When Joel Feingold, a housing-rights organizer and editor, was arrested for breaking curfew June 3 outside his Brooklyn home, he expected to be interviewed by cops, as he had been a part of the anti-police racism and brutality protests for most of that day. What he didn’t expect at the 78th Precinct was to be interviewed by a federal agent about his political beliefs.
The questions about the politics of the protest movement were chilling. Eventually, they told Feingold they just wanted him to help them find out who was "hijacking" the movement. Feingold said nothing. "It had a serious authoritarian feel," he told me in a phone interview. "Having a federal agent asking about the politics of the situation felt authoritarian. This is further evidence of the deepening authoritarianism and flirtation with fascism of this government."
Feingold isn’t alone. As activist attorneys have reported, local and federation agents have interrogated several arrested protesters about their political inclinations, including what their stance is towards anti-fascism.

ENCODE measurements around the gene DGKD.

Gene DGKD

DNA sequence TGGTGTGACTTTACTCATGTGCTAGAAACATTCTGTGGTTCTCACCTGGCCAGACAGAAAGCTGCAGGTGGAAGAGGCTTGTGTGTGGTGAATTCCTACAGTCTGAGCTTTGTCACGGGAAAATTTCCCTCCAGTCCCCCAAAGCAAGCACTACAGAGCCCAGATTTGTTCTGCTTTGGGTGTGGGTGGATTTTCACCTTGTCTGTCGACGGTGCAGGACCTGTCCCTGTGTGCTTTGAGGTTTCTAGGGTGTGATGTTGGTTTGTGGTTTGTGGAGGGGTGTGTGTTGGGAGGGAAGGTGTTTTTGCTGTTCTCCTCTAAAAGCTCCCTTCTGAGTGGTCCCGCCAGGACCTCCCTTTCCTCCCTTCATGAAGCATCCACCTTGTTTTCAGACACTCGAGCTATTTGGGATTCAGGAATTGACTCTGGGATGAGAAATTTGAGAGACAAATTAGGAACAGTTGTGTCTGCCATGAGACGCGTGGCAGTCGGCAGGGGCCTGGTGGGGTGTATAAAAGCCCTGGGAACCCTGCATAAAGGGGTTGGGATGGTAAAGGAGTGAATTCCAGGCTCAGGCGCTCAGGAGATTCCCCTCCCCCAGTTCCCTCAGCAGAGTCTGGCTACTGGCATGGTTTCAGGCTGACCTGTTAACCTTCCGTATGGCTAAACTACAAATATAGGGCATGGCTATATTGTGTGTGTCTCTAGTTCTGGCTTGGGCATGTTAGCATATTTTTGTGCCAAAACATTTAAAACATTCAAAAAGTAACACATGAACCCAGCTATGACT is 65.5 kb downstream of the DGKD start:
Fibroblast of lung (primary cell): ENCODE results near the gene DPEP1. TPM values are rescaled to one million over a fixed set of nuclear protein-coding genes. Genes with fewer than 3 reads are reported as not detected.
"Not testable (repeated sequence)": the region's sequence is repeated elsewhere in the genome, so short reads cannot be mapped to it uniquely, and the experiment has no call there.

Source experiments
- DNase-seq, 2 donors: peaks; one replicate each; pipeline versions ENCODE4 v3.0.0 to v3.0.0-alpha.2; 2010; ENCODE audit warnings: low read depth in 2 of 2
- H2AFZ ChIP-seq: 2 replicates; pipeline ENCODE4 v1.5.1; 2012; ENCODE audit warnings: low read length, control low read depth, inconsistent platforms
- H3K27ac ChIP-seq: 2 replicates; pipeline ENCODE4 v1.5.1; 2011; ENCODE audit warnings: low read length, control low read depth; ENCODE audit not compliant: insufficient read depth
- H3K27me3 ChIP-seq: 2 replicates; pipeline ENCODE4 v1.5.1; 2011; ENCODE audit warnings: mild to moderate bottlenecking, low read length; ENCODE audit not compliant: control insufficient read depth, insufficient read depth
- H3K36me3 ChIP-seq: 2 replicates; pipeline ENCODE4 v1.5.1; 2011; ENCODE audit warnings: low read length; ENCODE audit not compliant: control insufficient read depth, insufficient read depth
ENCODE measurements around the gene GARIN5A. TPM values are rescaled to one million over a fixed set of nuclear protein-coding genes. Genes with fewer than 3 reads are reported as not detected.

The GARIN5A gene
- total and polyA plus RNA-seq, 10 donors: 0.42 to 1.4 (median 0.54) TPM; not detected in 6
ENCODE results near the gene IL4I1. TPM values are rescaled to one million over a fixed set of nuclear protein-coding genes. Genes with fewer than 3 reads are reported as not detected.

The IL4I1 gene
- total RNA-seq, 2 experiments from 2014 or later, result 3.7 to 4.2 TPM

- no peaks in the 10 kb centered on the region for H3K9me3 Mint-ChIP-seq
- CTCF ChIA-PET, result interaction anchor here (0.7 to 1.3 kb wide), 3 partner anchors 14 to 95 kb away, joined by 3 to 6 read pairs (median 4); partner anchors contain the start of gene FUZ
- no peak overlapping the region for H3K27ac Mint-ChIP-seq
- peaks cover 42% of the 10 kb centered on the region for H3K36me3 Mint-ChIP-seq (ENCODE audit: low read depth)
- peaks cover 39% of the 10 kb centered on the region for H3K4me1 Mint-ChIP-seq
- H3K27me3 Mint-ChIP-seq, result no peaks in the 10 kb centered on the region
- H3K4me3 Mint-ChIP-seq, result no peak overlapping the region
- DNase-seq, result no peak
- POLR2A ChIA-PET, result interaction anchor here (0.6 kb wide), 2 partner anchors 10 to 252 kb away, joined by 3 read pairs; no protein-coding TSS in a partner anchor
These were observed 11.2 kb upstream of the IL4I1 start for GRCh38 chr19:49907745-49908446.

The police interest in anti-fascism isn’t academic. It’s in lockstep with the narrative being pushed by the White House. As the protests triggered by the killing of George Floyd have raged, with as many as 11 protesters dead by police hands nationwide, President Donald Trump announced he would designate Antifa – short for anti-fascist – as a "domestic terrorist organization."
To start with, Trump’s statement about Antifa is absurd on multiple levels. It isn’t clear he has the legal authority to do so. And Antifa isn’t an organization, but a philosophy that guides anti-fascist street organizing. Who is its leader? What is its structure? Where is it based? How do you become a member? These questions have no answers because there are none. But no matter: it's certainly filler for Trump’s campaigning.
Trump’s public statement about Antifa should be terrifying, as any attempt to vilify anti-fascism by nature defends fascism a positive thing. But picking on anti-fascists as the scapegoat and hidden hand of the ongoing unrest is inherently anti-Semitic.